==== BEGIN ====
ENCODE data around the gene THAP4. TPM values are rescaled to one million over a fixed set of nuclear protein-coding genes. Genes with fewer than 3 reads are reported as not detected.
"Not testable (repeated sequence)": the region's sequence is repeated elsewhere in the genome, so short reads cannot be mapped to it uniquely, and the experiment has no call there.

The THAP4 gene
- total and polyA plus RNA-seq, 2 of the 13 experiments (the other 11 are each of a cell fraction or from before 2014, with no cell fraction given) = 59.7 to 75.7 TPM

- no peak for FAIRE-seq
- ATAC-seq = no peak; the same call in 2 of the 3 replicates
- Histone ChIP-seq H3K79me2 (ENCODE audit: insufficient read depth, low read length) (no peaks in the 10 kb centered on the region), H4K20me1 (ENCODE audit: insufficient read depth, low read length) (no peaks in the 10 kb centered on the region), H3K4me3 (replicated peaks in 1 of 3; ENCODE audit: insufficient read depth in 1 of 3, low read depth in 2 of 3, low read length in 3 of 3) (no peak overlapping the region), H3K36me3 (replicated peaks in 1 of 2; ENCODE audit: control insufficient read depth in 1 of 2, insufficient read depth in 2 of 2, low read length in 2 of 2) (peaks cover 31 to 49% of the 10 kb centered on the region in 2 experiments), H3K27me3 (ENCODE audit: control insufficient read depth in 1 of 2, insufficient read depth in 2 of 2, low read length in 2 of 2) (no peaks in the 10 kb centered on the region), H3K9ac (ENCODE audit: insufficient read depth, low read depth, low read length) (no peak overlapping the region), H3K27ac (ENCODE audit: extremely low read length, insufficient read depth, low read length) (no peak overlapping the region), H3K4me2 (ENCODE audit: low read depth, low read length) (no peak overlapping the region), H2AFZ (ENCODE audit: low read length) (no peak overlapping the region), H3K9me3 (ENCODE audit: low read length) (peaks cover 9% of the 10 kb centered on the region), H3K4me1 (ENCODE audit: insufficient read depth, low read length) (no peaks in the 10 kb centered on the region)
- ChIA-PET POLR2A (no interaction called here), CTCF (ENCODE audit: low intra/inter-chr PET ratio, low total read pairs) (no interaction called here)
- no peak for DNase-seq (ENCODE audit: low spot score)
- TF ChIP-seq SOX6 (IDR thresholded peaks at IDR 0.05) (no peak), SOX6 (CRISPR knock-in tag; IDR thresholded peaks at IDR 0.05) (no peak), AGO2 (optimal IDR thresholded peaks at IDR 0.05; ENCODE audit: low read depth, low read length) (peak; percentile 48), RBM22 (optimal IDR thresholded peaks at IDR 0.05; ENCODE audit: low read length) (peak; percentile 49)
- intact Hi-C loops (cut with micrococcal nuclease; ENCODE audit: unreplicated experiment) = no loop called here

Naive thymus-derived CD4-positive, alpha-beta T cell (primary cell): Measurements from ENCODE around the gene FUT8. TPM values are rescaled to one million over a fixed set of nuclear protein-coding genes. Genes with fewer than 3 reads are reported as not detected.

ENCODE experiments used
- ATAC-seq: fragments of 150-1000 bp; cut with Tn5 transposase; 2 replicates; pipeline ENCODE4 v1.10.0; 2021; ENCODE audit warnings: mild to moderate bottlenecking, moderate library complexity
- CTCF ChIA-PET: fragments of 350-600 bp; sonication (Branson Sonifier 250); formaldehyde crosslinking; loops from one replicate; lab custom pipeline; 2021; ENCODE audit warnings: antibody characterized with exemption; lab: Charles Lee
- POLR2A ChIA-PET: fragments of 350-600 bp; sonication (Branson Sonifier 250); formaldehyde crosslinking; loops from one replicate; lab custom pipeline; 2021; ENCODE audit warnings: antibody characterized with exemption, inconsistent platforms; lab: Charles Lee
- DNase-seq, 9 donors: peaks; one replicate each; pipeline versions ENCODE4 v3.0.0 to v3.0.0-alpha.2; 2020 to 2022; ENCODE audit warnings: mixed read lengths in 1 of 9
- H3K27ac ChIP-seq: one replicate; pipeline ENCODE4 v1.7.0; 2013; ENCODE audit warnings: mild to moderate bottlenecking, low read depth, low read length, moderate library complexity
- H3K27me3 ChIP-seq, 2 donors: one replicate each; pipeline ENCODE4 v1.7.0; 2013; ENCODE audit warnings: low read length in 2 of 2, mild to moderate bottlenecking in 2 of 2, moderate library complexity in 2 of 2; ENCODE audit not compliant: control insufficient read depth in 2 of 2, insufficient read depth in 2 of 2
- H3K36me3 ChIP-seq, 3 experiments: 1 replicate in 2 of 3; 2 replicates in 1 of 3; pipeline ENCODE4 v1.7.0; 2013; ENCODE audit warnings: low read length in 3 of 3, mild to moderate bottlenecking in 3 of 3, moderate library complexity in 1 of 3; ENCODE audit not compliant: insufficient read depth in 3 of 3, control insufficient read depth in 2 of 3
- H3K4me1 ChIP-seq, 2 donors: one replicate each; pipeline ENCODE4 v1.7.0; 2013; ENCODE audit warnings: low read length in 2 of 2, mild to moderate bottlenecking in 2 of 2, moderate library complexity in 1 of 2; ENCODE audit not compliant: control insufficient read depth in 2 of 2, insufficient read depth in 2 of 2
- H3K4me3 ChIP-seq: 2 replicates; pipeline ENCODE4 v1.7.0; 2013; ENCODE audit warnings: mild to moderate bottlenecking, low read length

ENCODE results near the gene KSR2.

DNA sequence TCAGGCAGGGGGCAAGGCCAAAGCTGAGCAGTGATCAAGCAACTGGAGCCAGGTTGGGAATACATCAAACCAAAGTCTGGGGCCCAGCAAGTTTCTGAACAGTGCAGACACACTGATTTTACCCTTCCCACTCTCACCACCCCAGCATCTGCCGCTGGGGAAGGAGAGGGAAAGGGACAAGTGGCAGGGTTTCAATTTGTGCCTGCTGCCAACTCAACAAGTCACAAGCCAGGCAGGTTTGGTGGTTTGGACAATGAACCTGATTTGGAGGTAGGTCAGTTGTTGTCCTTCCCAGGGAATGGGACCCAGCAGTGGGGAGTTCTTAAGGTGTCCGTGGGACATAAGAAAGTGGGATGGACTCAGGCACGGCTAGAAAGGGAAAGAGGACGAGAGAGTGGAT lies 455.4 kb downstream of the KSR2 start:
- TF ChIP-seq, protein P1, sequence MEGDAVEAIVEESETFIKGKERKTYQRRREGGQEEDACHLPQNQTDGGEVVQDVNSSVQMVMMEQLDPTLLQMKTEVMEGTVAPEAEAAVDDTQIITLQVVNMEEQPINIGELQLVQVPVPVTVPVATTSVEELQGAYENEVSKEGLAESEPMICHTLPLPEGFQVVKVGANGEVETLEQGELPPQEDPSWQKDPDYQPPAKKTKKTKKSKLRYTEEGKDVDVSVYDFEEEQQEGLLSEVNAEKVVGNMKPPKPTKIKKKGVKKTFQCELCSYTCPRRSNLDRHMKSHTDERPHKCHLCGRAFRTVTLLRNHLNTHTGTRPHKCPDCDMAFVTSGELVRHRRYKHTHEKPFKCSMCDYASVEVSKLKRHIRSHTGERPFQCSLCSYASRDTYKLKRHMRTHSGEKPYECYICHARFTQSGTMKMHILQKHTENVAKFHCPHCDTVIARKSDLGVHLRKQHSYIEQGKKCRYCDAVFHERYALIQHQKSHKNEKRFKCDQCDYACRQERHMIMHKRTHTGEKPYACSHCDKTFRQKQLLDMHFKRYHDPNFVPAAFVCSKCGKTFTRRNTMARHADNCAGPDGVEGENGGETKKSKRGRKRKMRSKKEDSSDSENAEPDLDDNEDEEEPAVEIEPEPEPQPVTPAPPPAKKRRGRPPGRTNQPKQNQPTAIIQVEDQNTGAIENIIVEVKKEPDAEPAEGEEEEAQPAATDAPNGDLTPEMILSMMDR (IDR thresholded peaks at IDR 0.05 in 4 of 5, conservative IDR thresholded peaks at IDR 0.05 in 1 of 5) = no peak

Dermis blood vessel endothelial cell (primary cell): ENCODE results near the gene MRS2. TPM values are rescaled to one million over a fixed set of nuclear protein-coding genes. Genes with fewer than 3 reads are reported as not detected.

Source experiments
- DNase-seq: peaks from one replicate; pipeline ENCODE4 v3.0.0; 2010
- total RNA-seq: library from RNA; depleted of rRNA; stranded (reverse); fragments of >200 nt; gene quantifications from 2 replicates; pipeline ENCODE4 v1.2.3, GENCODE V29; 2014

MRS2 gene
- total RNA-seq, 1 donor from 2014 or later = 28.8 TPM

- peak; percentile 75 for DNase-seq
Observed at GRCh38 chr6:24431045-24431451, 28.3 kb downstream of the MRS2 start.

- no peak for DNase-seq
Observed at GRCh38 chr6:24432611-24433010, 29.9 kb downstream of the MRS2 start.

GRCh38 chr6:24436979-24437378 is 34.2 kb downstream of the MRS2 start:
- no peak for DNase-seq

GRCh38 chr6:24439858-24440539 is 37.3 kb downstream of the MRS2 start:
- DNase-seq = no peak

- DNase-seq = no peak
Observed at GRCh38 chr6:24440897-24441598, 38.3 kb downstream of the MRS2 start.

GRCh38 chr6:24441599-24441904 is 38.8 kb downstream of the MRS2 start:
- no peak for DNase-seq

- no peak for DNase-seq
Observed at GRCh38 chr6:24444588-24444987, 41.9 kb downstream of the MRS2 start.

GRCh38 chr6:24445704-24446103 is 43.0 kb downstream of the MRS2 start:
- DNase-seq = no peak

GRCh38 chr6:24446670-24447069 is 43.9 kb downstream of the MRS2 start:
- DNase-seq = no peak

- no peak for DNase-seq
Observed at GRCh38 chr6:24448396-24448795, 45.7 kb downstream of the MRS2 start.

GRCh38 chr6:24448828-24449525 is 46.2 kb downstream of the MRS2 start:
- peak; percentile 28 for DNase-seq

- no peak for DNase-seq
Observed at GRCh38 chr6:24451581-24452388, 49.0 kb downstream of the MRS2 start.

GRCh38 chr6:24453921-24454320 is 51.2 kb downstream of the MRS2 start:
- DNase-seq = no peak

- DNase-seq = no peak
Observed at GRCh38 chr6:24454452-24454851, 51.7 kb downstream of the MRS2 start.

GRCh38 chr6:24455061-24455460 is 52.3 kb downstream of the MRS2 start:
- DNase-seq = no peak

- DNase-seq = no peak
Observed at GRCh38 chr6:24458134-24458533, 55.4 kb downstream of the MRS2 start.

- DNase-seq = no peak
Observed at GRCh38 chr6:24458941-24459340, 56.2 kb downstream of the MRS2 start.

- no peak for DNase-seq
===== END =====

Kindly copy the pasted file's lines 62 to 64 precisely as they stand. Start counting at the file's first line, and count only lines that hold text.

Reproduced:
- DNase-seq = no peak
Observed at GRCh38 chr6:24458134-24458533, 55.4 kb downstream of the MRS2 start.

- DNase-seq = no peak